Project Fletcher: Machine Learning with Tweets

Project Fletcher: Machine Learning with Tweets

May 29, 2015

For the fourth project of the Metis Data Science bootcamp, the only requirement was to include some kind of text processing. An intriguing aspect of text processing is the existence of two classes of methods, with little explanation of how they are related. Both classes require one to map documents to numerical vectors in a high-dimensional space (through a bag-of-words or Tf-Idf transformation), but one class uses purely algebraic methods whereas the other uses probabilistic tools:

Suppose for example that we are asked to identify the topics discussed in a corpus of documents. One possible approach in the algebraic class is to cluster the documents with K-means, and identify topics with the top terms used in each cluster. In the probabilistic class one could use Latent Dirichlet Allocation (LDA) to find the underlying topics of the corpus, and then associate each document with the topic that has the highest probability for that document. In this way we obtain both topics and clusters from each method and we can compare them. This is what I attempted to do with a collection of tweets about yoga…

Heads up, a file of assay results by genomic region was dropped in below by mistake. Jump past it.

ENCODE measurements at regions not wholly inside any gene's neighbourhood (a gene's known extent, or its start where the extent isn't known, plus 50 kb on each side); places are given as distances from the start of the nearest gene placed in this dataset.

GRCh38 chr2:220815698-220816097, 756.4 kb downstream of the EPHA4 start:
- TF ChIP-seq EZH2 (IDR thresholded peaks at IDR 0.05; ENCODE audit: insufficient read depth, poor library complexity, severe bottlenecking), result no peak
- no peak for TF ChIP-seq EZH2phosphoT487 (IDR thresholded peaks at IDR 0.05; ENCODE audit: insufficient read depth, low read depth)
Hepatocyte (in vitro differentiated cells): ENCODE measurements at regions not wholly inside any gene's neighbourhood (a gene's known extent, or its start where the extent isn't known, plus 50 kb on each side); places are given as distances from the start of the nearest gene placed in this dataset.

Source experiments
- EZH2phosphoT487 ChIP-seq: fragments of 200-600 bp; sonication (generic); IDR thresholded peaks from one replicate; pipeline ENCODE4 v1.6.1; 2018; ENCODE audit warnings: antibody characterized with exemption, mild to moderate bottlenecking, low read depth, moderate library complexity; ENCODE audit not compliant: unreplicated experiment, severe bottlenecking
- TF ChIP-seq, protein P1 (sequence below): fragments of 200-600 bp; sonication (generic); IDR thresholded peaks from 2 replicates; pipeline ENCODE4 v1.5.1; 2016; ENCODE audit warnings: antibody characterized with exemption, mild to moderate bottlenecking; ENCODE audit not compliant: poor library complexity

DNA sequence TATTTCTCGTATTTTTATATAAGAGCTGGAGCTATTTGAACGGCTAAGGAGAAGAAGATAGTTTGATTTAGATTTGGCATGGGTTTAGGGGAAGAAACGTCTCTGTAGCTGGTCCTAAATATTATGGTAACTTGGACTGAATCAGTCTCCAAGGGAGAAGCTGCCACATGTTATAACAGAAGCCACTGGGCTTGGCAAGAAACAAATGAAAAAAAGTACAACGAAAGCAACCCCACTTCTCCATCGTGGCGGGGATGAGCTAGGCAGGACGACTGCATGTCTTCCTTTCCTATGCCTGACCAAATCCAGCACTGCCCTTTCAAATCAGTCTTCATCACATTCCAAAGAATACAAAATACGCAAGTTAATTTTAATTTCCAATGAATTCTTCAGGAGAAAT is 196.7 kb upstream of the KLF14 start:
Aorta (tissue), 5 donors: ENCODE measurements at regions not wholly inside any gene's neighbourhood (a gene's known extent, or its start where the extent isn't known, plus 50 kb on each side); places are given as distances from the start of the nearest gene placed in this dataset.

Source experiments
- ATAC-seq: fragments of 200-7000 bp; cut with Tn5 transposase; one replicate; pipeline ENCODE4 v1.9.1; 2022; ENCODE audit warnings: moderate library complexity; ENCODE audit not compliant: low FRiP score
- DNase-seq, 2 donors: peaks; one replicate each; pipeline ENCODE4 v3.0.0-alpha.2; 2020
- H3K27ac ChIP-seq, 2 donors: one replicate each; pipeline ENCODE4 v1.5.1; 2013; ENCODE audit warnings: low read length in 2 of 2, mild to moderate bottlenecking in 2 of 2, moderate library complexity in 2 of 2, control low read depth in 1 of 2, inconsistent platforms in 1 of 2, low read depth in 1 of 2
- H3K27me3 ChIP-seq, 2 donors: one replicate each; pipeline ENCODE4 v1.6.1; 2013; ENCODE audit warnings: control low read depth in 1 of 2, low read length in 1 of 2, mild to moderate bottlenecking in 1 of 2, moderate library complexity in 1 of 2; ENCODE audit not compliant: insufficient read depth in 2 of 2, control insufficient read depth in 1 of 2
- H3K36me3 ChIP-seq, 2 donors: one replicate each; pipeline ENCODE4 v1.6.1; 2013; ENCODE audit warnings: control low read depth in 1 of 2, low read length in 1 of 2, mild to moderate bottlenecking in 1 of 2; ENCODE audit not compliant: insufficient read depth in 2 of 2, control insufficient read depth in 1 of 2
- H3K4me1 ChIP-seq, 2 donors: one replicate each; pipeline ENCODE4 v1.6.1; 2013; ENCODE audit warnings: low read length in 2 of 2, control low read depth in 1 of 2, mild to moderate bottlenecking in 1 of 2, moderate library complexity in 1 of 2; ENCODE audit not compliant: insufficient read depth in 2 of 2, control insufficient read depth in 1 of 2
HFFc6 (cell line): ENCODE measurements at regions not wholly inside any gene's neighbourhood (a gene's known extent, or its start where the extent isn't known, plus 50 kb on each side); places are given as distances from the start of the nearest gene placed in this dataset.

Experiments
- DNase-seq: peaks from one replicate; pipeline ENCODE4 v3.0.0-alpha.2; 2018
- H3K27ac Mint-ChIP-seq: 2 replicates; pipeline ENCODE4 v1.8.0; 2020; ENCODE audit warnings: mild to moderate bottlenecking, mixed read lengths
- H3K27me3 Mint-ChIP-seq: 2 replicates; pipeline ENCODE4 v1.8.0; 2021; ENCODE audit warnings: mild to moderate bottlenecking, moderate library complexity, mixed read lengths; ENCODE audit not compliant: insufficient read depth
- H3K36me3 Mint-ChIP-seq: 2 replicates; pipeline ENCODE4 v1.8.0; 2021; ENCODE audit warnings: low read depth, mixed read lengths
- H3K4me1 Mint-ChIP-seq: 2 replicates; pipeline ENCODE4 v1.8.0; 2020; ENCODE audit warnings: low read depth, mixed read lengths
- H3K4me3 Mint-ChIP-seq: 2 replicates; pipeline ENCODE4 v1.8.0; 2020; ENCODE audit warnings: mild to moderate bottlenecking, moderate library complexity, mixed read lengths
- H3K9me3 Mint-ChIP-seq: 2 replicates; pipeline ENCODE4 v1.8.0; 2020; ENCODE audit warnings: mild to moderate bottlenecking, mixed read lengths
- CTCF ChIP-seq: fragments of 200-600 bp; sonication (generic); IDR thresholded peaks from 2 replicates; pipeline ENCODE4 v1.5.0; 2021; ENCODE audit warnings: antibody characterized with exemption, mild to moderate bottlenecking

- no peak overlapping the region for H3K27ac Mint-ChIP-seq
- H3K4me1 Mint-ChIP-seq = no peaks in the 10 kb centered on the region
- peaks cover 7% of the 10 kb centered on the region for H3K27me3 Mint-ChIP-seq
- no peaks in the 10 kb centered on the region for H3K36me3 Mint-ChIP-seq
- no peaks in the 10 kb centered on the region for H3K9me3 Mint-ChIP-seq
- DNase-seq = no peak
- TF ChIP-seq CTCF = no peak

The Data: Tweets about Yoga

All tweets collected for this analysis were created in a 24-hour period starting at 17:00 (EDT) on May 26, 2015 (Figure 1). A total of 10,138 tweets with the keyword “yoga” were collected and stored in a Mongo database.

Figure 1: Creation times (in 2015) of the tweets collected for the present analysis. The wide gap in the middle represents a period during which data collection was disabled.

Using Python’s guess_language module, only tweets in English were kept, reducing the total to 7,244. After removing duplicates, 4,779 distinct tweets were left for analysis. To get some insight into the duplicates, I histogrammed in Figure 2 the number of “emissions” per tweet:

Figure 2: Number of emissions per tweet, for the collection of yoga tweets used in this analysis.

The tweet with the largest number of emissions (238) was an invitation:

"RT @mohitfreedom: #LetsStayfree and be #SultansOfStyle
at @IndianEmbassyUS Yoga Day celebrations of PM of #India

The RT tag at the beginning signals that this is a retweet, and the ellipsis at the end indicates truncation (at least partly due to Twitter inserting the retweet tag).

Python provides the TextBlob module to estimate the subjectivity and polarity of a text. Subjectivity is expressed on a scale from 0 to 1, whereas polarity goes from -1 to +1. Being akin to mood, polarity can be negative, neutral, or positive. Figure 3 shows a plot of subjectivity versus polarity for all 4,779 distinct tweets in the analysis. The distribution is skewed towards positive polarity, but positive tweets tend to be more subjective. Almost all tweets with zero subjectivity (1,656) have zero polarity (1,649).